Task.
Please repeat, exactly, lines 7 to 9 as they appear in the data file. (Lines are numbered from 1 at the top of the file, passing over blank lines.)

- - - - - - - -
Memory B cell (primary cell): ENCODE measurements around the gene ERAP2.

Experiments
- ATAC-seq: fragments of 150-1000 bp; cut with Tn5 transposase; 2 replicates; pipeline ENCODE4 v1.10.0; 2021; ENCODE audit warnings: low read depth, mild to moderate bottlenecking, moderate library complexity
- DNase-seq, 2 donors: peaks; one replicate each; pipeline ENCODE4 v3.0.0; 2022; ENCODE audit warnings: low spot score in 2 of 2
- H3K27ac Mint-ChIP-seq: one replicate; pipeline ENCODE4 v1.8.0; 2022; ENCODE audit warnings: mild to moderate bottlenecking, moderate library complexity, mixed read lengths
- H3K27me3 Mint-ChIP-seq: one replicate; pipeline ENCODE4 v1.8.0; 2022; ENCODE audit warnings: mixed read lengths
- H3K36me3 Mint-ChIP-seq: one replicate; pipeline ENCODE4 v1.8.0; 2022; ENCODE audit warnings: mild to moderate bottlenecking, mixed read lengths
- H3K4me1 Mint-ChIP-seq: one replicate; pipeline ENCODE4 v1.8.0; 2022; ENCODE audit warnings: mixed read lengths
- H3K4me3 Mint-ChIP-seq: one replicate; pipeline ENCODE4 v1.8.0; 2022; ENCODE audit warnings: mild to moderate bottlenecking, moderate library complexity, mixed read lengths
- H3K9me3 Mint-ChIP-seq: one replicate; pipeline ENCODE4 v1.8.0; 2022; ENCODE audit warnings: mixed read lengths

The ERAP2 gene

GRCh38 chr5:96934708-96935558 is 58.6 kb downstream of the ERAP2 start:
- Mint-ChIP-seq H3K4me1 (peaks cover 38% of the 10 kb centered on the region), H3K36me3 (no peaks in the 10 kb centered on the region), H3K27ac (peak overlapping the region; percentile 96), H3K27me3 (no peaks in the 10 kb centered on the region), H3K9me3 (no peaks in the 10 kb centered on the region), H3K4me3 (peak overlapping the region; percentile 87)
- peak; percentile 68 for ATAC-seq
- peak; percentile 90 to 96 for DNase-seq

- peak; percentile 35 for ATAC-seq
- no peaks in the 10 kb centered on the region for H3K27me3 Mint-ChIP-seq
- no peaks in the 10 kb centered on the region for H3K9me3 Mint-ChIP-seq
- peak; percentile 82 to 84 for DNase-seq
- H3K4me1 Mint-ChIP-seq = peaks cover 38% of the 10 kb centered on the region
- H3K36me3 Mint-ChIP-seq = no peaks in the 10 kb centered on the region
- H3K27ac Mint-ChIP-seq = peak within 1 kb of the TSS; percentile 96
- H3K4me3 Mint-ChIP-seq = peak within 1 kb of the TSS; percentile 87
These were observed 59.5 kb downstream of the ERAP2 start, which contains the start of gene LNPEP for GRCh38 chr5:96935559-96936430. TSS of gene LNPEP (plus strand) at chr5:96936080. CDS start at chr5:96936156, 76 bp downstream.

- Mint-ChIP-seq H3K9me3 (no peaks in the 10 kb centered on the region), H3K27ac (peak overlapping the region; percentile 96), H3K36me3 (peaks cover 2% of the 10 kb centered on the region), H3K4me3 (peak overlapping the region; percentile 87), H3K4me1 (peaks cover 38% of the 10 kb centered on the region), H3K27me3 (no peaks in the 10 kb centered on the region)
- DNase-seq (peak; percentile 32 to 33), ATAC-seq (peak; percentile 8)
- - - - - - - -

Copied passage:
- H3K36me3 Mint-ChIP-seq: one replicate; pipeline ENCODE4 v1.8.0; 2022; ENCODE audit warnings: mild to moderate bottlenecking, mixed read lengths
- H3K4me1 Mint-ChIP-seq: one replicate; pipeline ENCODE4 v1.8.0; 2022; ENCODE audit warnings: mixed read lengths
- H3K4me3 Mint-ChIP-seq: one replicate; pipeline ENCODE4 v1.8.0; 2022; ENCODE audit warnings: mild to moderate bottlenecking, moderate library complexity, mixed read lengths